With so many Brits looking to run a franchise business, we asked Shakeaway, the re-inventors of the milkshake, about the secrets to shaking up the industry – and quizzed CEO Peter Dickson on his international success.
Shakeaway, deemed the world’s largest milkshake bar company, has recently expanded throughout the US. Lines were out the door, while customers admitted to driving for miles to sample the products – leaving others to shake in anticipation. At least that’s what the company suggested as it painted the picture of the launch of its New York addition.
According to CEO Peter Dickson, it’s the unique Shakeaway experience that keeps customers coming back for its customised-to-order milkshakes and smoothies. “Customisation excites guests, and it offers them a chance to create something completely tailored to their taste profile,” he added. “That’s a very unique and powerful experience in today’s marketplace.”
And with more than 180 ingredients, it’s no wonder why the company claims that you could live forever and never have the same milkshake twice. This, Dickson claimed, is due to Shakeaway operating under a one-of-a-kind, flexible business model with “low build-out costs and high gross profit margins”. The evidence is in the international expansion of the brand, which has received strong interest from more than 60 countries worldwide, with plans to open shops in 20 countries and counting over the next few years.
Shakeaway is proof that in spite of continuing pressures on the economy as a whole, franchising in the UK, and of British businesses abroad, continues to expand. The overall contribution of franchising to the UK economy is £13.7bn; which equates to just under one per cent of GDP. This contribution has grown by 20 per cent over the past five years, whilst the overall economy has shrunk 2.5 per cent over the same period.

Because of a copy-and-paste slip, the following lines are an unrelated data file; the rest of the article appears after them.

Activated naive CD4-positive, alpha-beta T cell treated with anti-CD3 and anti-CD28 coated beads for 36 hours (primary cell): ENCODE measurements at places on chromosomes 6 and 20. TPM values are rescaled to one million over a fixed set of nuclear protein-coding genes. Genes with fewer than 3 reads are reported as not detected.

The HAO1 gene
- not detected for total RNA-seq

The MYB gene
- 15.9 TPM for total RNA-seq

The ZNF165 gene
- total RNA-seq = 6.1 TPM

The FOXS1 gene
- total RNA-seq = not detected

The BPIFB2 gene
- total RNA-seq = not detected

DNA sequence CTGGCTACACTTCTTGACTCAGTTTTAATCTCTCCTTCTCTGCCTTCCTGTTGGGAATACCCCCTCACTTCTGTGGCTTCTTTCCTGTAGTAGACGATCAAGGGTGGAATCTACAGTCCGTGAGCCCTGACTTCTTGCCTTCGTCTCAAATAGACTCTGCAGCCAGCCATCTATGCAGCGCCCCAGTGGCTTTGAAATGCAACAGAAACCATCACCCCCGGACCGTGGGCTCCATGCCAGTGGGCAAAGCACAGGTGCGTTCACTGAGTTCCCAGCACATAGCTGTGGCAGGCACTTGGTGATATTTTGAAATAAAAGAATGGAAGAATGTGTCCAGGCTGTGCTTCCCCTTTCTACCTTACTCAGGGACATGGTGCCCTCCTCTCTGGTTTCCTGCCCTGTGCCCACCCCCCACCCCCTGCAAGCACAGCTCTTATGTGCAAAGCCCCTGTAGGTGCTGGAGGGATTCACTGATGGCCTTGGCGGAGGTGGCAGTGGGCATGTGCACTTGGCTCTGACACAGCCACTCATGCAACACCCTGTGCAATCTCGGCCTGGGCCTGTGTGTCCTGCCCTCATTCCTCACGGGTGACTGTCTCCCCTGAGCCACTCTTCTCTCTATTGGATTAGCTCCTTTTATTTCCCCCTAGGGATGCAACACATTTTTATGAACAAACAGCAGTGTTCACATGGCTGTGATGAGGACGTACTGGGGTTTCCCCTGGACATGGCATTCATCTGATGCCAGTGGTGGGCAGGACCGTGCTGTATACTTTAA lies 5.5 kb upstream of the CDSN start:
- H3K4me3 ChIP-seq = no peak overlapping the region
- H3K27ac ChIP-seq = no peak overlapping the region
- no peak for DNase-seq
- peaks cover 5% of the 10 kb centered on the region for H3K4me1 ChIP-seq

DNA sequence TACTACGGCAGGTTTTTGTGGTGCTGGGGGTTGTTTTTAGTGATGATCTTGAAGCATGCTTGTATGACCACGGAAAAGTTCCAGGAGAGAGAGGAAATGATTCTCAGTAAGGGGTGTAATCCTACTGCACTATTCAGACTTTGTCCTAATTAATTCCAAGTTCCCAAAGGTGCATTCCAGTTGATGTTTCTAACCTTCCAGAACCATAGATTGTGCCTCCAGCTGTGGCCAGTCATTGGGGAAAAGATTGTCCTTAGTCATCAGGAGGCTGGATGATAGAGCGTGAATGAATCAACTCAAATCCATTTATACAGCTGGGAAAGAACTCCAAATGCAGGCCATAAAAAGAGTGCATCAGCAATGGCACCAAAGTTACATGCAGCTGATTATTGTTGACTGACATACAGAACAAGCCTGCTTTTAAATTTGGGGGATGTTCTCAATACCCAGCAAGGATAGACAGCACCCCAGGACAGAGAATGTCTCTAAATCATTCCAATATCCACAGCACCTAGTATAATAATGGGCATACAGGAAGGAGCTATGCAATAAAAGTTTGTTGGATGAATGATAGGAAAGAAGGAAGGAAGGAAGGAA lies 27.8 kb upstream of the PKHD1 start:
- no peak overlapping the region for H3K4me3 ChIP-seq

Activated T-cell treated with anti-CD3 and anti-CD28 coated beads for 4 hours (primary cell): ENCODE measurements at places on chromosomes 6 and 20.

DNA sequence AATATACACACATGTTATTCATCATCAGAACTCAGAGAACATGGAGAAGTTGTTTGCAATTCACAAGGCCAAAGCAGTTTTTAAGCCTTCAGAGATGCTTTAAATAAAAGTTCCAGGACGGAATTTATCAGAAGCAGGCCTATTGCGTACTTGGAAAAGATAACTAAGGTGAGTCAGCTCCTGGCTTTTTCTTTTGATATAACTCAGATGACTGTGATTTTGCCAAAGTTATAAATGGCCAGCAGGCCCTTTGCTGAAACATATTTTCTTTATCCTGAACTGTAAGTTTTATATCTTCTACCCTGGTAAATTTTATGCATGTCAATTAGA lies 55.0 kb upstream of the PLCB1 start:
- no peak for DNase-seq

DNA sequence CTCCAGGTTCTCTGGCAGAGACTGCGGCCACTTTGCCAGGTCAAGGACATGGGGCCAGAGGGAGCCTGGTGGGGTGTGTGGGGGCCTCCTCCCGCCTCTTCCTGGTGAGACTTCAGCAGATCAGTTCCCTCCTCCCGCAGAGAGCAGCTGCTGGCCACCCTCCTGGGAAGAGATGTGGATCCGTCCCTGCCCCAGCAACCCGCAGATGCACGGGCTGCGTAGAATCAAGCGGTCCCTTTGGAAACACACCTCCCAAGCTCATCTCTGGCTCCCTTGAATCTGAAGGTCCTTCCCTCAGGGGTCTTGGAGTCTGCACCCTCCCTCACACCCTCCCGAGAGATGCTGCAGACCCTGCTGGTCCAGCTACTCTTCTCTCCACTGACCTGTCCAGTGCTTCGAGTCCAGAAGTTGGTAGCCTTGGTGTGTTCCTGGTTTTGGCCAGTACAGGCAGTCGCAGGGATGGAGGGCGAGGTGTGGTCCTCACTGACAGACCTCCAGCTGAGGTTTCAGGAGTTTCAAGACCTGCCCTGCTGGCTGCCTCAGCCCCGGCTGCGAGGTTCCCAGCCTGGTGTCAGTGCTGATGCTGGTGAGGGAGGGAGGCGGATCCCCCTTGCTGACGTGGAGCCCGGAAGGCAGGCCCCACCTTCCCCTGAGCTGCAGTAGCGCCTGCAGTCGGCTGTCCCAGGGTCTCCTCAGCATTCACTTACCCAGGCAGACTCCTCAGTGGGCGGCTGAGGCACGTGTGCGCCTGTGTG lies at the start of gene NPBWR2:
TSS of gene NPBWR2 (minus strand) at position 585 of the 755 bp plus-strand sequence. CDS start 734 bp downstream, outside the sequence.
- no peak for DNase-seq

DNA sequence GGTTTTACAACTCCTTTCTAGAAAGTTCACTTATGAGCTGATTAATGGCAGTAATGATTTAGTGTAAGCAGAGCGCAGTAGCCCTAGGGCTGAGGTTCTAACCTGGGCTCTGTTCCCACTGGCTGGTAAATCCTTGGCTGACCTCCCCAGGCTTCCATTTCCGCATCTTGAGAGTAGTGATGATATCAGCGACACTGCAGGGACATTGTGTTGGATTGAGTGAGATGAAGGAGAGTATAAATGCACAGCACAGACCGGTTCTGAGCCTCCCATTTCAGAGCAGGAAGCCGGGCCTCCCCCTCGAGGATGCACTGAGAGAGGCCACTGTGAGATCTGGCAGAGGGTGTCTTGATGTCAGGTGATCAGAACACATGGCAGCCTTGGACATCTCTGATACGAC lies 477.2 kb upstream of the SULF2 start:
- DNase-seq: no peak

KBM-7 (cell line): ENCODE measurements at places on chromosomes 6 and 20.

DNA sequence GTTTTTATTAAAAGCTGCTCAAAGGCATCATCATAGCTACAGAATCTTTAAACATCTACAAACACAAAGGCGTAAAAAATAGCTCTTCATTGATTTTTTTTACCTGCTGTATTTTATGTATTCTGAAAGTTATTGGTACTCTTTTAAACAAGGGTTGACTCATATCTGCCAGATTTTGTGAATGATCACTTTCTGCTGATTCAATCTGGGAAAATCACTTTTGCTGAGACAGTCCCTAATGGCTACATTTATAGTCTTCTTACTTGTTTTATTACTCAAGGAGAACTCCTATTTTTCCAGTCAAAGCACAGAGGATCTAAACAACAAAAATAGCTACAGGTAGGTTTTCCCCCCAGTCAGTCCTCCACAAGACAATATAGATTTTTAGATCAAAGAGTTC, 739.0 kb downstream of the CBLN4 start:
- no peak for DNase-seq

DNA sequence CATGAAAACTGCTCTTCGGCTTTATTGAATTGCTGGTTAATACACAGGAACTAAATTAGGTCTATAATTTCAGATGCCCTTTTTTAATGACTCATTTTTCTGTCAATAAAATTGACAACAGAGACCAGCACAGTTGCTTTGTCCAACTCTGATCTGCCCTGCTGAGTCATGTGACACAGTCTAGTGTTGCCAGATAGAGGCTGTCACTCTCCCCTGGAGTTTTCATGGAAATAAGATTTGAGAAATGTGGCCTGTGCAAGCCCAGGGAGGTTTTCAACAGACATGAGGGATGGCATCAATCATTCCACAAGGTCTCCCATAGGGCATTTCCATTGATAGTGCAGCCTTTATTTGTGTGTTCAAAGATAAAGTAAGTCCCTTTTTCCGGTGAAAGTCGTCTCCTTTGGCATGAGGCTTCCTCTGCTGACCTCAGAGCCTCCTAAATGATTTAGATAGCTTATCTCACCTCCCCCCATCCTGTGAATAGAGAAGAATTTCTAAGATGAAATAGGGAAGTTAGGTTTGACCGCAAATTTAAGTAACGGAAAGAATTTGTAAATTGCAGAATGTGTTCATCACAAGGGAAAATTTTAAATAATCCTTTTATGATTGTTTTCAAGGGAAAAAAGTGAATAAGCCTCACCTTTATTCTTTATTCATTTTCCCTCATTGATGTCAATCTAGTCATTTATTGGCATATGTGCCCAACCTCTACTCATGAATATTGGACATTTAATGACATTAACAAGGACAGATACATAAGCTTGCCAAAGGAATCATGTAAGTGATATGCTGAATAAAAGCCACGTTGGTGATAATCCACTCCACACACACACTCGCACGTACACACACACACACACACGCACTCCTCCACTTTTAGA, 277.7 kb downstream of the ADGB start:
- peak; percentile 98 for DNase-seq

The trick to making it big, when one takes Shakeaway into account, lies in developing a concept that would work in almost any marketplace. Shakeaway’s flexible concept offers room for individuality and the ability to maximise the business opportunity locally with a unique “three-tiered” marketing program that drives brand awareness tailored to each market.
“We make sure that our menus and marketing are ‘country right’,” Dickson said. “In short, we do not sell a franchise in a box, we sell a concept that can be adapted to local tastes. We have also re-invented fries, yoghurt and smoothies. It has helped us to develop the business by ensuring that we never do anything if it is not honest, fair and reasonable at all times.”
With Dickson maintaining that globalisation and international expansion are fundamental to business growth, he suggested that “companies needed to look at a number of factors to review such as economic, evidence of international brands, weather, ingredients availability and costs, language, retail market size, etc.
“Obviously the more stable and developed the country is then the easier it is to seek the right Master Franchisee” he said. At the forefront, however, he explained that engaging the customer in such a way that every visit is entertaining needed to be kept constant across all locations. However, it isn’t enough anymore to just be in stock with efficient, pleasant staff.
“We have developed an almost cult-like customer base as the product is bespoke,” he said. “We operate the brand through social media in order to connect the staff to the customer, and we ensure that the product/menus and marketing constantly changes on a weekly basis backed up by our own Shakeaway DJ radio and TV stations. All of these options can be changed to be relevant to one store at a time, at low cost, and in any language.”
Delving deeper into the need for social media platforms, Dickson proclaimed that despite having a national Facebook page, each store had its own as well, which contributed to the store’s unique offering.
Depending on the product area, going abroad to places such as the US could present a challenge. The market could be more sophisticated with huge competition, Dickson said, so unless you have a truly unique offer, the sheer size and capital investment can be daunting.
The US may seem as though it is a good fit culturally with UK brands, he explained, but don’t be fooled as it really is quite different in almost every way. He warned that engaging US partners/staff who can relate what those differences will be – almost by state – is paramount, as is understanding that the rules created within the legal system is quite different to the UK.
“In short, unless you are willing to adapt your offer to the market it is not an easy country to make money in,” he said.
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